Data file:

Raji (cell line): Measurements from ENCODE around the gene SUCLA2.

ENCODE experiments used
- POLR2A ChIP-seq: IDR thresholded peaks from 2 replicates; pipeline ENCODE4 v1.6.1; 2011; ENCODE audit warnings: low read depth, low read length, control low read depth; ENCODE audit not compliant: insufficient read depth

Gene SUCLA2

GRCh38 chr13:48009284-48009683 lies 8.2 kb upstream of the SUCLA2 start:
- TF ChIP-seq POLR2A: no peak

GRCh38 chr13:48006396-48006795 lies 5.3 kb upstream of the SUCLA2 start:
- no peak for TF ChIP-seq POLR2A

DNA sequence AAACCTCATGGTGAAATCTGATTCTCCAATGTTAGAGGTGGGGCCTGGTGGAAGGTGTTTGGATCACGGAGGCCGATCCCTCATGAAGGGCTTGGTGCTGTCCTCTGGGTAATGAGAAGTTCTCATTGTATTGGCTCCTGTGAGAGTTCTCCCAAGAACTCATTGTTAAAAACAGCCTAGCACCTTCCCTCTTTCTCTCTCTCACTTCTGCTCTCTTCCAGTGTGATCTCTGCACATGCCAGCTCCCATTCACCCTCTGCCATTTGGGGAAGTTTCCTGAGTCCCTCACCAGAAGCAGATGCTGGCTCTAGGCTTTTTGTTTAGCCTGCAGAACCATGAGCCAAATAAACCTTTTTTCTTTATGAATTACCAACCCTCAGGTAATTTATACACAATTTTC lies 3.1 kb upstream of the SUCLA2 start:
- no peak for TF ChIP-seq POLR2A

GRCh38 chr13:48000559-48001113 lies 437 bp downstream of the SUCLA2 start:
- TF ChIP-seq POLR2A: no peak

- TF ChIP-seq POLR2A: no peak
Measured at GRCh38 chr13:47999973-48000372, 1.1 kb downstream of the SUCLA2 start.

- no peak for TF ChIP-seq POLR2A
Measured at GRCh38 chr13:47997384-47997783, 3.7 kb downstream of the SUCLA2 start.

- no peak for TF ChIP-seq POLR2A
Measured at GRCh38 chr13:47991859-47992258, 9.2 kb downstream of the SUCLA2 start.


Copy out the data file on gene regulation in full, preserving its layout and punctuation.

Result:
Raji (cell line): Measurements from ENCODE around the gene SUCLA2.

ENCODE experiments used
- POLR2A ChIP-seq: IDR thresholded peaks from 2 replicates; pipeline ENCODE4 v1.6.1; 2011; ENCODE audit warnings: low read depth, low read length, control low read depth; ENCODE audit not compliant: insufficient read depth

Gene SUCLA2

GRCh38 chr13:48009284-48009683 lies 8.2 kb upstream of the SUCLA2 start:
- TF ChIP-seq POLR2A: no peak

GRCh38 chr13:48006396-48006795 lies 5.3 kb upstream of the SUCLA2 start:
- no peak for TF ChIP-seq POLR2A

DNA sequence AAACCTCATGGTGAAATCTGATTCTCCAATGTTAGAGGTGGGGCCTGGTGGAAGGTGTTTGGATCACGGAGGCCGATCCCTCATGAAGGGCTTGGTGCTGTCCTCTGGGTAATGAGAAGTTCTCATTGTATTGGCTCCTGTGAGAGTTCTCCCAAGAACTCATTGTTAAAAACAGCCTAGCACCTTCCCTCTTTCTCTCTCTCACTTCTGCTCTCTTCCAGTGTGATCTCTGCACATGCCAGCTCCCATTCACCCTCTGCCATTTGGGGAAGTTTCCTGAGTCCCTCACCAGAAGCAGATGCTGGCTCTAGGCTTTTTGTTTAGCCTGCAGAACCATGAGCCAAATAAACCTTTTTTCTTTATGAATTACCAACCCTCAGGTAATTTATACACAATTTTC lies 3.1 kb upstream of the SUCLA2 start:
- no peak for TF ChIP-seq POLR2A

GRCh38 chr13:48000559-48001113 lies 437 bp downstream of the SUCLA2 start:
- TF ChIP-seq POLR2A: no peak

- TF ChIP-seq POLR2A: no peak
Measured at GRCh38 chr13:47999973-48000372, 1.1 kb downstream of the SUCLA2 start.

- no peak for TF ChIP-seq POLR2A
Measured at GRCh38 chr13:47997384-47997783, 3.7 kb downstream of the SUCLA2 start.

- no peak for TF ChIP-seq POLR2A
Measured at GRCh38 chr13:47991859-47992258, 9.2 kb downstream of the SUCLA2 start.